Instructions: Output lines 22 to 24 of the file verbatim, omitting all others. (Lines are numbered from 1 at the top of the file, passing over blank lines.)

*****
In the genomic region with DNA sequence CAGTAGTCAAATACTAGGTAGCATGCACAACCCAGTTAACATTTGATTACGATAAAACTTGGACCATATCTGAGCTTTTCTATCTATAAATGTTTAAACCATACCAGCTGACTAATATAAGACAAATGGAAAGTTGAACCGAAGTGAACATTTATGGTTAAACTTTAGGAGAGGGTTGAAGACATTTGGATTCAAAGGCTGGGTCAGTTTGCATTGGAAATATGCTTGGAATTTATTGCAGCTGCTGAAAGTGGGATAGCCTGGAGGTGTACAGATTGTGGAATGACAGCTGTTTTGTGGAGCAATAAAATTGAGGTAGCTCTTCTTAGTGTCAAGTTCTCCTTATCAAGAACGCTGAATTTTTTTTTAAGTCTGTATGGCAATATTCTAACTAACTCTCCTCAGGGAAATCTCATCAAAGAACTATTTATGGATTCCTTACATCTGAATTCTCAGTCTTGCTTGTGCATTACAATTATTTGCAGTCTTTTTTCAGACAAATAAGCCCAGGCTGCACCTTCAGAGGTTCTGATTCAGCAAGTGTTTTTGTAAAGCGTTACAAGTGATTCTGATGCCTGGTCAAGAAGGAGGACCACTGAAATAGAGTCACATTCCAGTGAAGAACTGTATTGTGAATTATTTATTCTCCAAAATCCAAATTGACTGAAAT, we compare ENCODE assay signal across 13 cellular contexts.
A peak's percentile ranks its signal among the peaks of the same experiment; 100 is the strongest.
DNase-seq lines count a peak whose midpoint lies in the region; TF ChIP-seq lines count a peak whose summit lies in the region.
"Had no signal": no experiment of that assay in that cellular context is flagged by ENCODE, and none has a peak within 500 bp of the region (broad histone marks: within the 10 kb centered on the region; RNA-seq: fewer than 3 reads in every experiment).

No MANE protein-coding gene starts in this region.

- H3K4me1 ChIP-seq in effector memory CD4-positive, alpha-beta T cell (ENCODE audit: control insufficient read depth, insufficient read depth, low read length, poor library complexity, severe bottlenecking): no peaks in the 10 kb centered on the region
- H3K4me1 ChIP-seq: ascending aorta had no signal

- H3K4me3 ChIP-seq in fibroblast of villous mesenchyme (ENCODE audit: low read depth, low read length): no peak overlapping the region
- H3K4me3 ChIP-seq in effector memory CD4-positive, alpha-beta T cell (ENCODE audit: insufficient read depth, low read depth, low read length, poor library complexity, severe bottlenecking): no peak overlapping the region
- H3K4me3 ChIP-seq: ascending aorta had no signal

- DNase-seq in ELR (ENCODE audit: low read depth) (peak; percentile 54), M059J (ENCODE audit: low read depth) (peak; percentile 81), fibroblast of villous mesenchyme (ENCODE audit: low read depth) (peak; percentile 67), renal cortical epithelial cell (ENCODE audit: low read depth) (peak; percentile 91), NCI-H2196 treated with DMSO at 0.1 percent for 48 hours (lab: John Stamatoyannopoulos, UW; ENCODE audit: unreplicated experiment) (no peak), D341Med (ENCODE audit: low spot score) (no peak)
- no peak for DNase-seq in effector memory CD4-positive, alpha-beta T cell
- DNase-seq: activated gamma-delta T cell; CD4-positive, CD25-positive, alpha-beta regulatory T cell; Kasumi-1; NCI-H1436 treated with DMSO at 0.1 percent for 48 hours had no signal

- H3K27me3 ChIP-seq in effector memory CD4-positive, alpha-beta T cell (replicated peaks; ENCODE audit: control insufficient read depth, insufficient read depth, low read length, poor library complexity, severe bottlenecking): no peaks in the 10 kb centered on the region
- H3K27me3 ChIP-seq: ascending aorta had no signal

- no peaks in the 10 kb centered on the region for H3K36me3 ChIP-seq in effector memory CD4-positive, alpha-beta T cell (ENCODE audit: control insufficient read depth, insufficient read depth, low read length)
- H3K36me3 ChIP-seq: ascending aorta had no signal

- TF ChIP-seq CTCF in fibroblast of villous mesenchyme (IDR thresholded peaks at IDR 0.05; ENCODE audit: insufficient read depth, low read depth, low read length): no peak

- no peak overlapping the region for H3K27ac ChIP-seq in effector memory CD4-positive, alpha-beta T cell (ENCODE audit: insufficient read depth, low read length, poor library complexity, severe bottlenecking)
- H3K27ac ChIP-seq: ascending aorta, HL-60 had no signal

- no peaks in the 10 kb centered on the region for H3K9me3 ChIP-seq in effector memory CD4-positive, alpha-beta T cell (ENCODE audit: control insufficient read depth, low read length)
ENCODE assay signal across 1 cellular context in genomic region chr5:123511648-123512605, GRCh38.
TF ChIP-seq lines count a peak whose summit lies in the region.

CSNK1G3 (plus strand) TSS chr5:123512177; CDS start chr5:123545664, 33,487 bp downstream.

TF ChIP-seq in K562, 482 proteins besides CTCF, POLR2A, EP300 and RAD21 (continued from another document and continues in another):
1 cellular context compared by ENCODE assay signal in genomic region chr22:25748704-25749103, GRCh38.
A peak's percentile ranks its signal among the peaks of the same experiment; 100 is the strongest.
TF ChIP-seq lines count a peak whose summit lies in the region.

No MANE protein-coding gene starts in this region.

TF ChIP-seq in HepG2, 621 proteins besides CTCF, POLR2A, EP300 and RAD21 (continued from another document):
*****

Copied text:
ENCODE assay signal across 1 cellular context in genomic region chr5:123511648-123512605, GRCh38.
TF ChIP-seq lines count a peak whose summit lies in the region.

CSNK1G3 (plus strand) TSS chr5:123512177; CDS start chr5:123545664, 33,487 bp downstream.